“A cube? What do you mean?” I asked, puzzled.

“That’s what we call our consultation rooms. Now if you could please return to the waiting room, I have other patients to see.”

I was not thrilled by the idea of being “incubated” at the hospital. I was also less than elated to wait for ten long hours until I was called to Cube 67. During this waiting time, several patients – including the traveller to Thailand – grew tired of waiting and left the ward without seeing a doctor.

I had been looking at the walls of Cube 67 for twenty minutes or so when a young doctor showed up. I told her why I had come to the hospital. I explained my gout attack, the torn ligaments in my twisted knee, the weeks spent in bed at home and my paralysis.

She wanted to examine me. To do so she had to call two orderlies to lift me up from the wheelchair and sit me down on a bed. I painfully took off my jacket and my shirt and put on an open-back smock that one of the orderlies tied at my neck with a lace.

After the doctor checked my knees, my hands, my wrists and my arms, she left the cube without a word.

I could hear her talking with a man on the other side of the door:

— “He’s well over 50, he can’t walk and he has trouble moving. I wonder if...” she said.

— “He’s got all the symptoms, said the man, it could very well be spinal stenosis.”

— “That’s exactly what I thought,” she concluded.

Those were the last word I heard from her and I was never to see her again.

After 30 minutes, a nurse came into the cube carrying a plastic basket filled with small glass bottles and stickers.

“I need to take some blood samples, she said. Please roll up your sleeve, sir.”

I obliged half-heartedly. The nurse filled 31 vials with my blood then left.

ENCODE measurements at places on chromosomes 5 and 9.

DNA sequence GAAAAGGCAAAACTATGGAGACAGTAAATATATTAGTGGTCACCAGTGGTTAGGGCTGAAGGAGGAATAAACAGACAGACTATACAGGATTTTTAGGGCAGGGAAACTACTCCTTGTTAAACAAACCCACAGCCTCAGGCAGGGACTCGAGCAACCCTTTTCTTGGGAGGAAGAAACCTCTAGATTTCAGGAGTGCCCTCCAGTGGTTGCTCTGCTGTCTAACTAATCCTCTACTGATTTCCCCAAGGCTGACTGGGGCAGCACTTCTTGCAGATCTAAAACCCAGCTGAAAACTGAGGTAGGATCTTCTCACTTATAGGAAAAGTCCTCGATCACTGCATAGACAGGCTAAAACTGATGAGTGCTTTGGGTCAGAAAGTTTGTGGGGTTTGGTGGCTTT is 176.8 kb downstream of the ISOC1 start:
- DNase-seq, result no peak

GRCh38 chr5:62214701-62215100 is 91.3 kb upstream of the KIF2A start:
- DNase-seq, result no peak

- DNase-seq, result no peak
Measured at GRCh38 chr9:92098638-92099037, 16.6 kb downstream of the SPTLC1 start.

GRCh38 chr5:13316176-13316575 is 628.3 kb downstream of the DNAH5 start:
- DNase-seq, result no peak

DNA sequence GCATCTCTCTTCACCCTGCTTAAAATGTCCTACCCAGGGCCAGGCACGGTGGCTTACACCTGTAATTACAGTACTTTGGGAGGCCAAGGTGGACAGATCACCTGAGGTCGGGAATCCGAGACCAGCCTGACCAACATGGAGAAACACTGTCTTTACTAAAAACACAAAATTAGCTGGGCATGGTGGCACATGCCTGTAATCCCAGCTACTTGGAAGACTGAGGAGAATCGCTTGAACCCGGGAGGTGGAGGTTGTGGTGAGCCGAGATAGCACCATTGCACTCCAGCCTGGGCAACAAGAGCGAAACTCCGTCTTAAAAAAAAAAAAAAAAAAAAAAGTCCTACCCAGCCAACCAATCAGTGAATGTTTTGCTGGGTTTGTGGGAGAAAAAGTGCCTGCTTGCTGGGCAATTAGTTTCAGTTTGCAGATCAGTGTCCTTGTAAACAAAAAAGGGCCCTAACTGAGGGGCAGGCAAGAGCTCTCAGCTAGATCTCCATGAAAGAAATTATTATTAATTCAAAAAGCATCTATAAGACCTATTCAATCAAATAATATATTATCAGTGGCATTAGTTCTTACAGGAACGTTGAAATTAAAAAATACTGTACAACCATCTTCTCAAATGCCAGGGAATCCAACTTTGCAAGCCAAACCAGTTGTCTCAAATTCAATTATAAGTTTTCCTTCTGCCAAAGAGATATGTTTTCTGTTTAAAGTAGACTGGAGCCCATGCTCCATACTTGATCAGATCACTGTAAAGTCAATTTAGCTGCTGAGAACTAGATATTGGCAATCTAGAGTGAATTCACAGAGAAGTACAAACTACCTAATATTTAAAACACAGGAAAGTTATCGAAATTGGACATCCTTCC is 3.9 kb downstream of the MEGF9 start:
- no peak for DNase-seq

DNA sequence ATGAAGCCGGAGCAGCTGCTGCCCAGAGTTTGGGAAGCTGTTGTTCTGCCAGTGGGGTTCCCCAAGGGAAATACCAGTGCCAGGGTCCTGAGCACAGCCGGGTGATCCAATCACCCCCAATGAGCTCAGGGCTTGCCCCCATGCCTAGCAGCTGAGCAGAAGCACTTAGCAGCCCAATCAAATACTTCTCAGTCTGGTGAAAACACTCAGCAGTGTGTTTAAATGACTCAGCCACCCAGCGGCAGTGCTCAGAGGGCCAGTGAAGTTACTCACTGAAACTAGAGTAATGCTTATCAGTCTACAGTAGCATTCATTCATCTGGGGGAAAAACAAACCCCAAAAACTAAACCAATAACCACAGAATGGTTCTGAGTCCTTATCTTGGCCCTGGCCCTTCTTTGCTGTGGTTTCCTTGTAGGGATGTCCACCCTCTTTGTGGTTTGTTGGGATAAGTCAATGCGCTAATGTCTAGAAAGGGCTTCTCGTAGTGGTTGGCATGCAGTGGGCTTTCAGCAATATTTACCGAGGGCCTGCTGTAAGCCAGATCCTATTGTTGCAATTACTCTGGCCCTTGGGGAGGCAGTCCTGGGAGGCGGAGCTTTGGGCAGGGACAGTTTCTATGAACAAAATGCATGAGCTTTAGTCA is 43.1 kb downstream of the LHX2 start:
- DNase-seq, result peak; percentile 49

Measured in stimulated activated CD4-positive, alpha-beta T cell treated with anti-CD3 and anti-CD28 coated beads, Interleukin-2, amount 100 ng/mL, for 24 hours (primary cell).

There I was, alone in my cube, sitting on a slippery leatherette and foam mattress. I was cold. My arms, my shoulders and my legs were sore. What would become of me? I did not know what “spinal stenosis” meant and I was afraid.

backbone, spinal cord, spinal canal, vertebra, vertebrae, spinal tap
One of the most widespread myths of modern times is that medical officers specializing in nerves and the spinal cord are called “spin doctors.” Because of that belief, people think that spinal stenosis means these doctors write down their observations using shorthand. However, spinal stenosis is really about an abnormal narrowing of the spinal canal running through the backbone.
Shivering, I managed to stretch and pick up my jacket that the orderly had left on the wheelchair. Despite the pain, I put my coat on, lay down on the bed and dozed off.

When I woke up, a man dressed in tan scrubs was putting my clothes, my shoulder bag and my shoes under a gurney. He then proceeded to skillfully slide my body over to the stretcher.

The attendant opened the cube’s door and wheeled me out to the corridor. I asked him where he was taking me and he replied:

“Where am I taking you? Why, to the gurney hall, of course!”

gurney, stretcher, cot, hospital
A gurney is a wheeled stretcher used to take patients on a journey. It is often equipped with a hydraulic system for raising and lowering patients so the attendant does not injure his or her back and develop spinal stenosis.

To be continued in Hospital Diaries IV: The Gurney Hall


  1. Did this really happen, Geffroy? How bad has it got?
    Should I stay tuned?
    Tell me, tell me.
    yr pal,

    1. Now, now Bert: you wouldn't want me to spoil the story would you? LOL! And stay tuned by all means, there are several more chapters coming for this incredible saga!


      P.S. And thank you for your concerns.

  2. What vivid images you evoke.
    "Hmm. This one tastes different."

    1. Alas! Thermometers are not like fine wine<... ;-)